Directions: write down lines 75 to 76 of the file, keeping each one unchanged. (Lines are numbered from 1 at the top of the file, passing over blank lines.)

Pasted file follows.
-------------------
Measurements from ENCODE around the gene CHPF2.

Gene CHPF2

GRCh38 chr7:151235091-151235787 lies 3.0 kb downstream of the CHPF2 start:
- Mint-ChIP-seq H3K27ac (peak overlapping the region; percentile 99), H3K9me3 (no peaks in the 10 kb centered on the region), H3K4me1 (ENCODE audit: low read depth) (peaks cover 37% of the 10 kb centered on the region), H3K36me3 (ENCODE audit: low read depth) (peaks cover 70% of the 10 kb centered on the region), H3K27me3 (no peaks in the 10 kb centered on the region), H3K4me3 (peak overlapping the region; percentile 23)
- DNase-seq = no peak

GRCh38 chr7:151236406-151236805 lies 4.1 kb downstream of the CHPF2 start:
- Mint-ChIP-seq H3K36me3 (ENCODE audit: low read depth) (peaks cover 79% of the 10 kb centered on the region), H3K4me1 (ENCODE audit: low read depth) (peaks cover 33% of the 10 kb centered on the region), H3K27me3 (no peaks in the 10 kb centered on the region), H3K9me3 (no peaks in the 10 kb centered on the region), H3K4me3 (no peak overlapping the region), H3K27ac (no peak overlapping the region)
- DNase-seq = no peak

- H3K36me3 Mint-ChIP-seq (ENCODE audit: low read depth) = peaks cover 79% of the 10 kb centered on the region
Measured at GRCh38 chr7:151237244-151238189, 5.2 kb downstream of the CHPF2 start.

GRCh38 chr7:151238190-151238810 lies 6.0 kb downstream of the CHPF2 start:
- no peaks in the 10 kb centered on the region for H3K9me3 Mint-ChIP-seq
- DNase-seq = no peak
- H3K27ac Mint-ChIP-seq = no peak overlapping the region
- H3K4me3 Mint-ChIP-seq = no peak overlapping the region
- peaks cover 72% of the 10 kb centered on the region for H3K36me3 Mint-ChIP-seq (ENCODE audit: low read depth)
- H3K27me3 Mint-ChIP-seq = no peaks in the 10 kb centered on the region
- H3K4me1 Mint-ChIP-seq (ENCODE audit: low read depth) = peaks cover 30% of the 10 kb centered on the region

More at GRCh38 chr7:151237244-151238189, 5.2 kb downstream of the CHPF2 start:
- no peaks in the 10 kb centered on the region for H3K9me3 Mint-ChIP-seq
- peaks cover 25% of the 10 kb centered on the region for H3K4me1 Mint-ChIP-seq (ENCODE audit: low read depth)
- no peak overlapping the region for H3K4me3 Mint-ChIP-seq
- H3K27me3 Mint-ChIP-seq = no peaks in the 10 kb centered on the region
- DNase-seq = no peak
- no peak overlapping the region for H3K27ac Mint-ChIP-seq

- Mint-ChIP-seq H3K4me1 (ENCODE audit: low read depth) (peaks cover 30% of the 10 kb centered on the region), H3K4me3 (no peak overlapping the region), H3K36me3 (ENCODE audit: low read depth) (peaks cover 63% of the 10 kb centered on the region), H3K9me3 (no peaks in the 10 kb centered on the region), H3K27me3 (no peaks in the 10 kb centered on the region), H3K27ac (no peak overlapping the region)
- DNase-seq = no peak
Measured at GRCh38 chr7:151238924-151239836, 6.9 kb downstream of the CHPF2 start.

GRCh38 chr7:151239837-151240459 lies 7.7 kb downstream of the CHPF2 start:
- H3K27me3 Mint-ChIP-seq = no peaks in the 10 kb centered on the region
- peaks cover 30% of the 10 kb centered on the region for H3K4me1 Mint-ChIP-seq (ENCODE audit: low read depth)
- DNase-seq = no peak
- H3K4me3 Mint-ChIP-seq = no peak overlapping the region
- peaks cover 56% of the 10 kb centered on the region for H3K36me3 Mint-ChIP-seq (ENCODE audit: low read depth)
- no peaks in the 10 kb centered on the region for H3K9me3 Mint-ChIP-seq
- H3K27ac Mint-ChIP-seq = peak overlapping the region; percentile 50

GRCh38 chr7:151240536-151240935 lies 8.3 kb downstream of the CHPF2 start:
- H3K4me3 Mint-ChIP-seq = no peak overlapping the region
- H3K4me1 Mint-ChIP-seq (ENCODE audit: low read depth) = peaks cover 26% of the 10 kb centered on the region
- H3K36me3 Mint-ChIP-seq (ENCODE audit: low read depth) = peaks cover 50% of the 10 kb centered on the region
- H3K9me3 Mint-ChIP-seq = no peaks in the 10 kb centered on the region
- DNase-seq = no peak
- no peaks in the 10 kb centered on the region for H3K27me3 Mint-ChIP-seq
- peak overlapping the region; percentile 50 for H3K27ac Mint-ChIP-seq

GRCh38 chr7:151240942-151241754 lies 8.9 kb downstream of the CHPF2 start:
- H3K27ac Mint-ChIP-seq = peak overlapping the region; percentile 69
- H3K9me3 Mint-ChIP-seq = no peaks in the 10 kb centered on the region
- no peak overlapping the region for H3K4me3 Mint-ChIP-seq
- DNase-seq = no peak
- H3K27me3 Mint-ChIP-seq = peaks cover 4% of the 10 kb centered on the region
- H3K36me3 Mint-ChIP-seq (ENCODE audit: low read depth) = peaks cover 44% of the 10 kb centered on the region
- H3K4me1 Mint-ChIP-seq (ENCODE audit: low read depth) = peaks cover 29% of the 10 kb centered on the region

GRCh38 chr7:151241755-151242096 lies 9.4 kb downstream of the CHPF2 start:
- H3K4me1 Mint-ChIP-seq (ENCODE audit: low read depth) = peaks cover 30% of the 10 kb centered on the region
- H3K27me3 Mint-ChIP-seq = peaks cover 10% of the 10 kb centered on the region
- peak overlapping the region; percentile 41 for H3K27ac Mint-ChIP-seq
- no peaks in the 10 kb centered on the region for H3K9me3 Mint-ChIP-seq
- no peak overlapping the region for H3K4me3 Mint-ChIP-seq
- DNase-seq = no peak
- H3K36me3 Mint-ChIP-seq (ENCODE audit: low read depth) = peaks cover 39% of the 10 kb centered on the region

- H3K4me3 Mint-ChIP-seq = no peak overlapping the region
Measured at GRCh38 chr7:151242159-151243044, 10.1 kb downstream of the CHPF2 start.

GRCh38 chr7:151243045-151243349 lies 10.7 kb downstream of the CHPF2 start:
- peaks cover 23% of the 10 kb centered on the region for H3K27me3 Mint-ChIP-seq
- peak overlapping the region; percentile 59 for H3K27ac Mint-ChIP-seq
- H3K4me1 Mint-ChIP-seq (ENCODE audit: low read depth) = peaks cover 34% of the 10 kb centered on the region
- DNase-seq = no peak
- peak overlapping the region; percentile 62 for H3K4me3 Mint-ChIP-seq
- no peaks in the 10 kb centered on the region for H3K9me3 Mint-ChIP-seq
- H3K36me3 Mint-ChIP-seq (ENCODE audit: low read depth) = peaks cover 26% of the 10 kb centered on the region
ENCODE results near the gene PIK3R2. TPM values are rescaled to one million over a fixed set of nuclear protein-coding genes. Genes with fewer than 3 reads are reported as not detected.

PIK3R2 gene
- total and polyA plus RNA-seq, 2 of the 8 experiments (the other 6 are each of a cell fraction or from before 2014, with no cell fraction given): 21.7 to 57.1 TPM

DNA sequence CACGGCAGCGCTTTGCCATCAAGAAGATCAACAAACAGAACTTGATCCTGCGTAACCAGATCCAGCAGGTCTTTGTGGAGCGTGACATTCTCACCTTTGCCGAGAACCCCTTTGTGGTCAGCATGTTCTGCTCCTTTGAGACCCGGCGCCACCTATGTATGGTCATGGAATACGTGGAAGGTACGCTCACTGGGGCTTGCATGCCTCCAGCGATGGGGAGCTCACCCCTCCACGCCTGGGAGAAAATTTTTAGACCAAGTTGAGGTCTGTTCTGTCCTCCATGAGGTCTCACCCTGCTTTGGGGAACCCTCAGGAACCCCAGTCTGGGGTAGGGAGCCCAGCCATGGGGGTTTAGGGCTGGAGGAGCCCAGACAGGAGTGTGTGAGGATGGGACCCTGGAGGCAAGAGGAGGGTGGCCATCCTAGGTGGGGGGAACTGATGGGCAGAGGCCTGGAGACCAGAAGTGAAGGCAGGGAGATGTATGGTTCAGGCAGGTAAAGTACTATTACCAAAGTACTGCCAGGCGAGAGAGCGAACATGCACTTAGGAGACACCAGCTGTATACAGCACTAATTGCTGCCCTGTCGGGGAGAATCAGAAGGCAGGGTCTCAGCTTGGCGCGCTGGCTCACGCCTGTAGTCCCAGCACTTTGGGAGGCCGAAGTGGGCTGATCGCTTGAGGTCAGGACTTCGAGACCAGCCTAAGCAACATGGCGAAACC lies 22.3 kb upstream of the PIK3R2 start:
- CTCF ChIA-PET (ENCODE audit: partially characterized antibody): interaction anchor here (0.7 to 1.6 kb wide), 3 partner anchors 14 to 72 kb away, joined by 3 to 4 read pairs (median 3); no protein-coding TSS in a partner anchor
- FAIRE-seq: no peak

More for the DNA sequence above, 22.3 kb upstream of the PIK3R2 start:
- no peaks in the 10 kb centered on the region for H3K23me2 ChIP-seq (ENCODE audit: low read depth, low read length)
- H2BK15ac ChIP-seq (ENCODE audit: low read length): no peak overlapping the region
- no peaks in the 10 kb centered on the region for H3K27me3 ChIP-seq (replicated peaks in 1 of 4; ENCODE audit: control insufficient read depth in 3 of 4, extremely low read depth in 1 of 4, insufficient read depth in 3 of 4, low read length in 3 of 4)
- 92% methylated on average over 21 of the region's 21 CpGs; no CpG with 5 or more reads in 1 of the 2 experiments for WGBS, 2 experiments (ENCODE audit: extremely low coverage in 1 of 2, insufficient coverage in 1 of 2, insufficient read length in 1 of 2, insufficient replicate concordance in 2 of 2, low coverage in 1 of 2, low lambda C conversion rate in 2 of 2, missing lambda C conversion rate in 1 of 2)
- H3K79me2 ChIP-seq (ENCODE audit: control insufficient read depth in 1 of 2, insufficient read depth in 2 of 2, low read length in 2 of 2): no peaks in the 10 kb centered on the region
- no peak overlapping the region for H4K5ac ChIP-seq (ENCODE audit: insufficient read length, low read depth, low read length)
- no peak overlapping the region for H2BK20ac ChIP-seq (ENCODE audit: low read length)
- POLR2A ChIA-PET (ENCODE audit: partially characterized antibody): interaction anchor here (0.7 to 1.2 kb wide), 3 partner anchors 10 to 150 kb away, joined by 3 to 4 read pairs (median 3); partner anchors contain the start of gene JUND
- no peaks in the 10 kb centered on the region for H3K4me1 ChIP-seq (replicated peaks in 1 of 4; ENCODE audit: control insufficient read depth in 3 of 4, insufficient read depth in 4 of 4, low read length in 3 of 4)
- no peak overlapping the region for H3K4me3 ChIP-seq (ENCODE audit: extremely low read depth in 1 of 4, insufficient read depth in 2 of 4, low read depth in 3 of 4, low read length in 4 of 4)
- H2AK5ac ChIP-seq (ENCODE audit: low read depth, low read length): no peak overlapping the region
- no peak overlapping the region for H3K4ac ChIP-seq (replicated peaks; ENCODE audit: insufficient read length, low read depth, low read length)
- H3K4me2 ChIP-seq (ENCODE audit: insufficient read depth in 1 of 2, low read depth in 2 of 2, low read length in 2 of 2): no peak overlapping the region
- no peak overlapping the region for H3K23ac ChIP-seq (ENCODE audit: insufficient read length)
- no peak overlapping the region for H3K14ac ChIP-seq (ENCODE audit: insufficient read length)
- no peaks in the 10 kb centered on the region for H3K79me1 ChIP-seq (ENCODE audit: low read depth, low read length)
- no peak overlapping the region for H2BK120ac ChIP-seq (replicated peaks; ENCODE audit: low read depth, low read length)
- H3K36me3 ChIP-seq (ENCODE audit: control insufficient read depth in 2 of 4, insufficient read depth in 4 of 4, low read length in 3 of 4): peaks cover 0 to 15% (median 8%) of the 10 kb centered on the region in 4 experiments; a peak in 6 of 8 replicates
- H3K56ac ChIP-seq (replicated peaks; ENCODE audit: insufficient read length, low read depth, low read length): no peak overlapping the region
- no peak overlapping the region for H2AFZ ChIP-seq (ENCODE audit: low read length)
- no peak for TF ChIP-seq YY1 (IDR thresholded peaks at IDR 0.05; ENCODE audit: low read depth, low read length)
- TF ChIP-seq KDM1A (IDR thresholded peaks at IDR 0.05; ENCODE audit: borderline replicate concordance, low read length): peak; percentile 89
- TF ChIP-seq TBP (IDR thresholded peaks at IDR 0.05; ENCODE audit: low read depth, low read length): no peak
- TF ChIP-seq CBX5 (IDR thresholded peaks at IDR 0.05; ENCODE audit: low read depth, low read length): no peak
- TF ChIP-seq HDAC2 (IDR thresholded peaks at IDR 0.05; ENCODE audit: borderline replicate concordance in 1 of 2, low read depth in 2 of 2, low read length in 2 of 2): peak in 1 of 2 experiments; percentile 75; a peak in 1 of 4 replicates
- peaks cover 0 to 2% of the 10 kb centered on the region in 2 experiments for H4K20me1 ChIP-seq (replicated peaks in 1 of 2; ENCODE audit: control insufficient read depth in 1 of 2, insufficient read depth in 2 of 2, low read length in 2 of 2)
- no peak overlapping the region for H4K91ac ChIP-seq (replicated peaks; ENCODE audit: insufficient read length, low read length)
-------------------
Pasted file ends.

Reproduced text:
- CTCF ChIA-PET (ENCODE audit: partially characterized antibody): interaction anchor here (0.7 to 1.6 kb wide), 3 partner anchors 14 to 72 kb away, joined by 3 to 4 read pairs (median 3); no protein-coding TSS in a partner anchor
- FAIRE-seq: no peak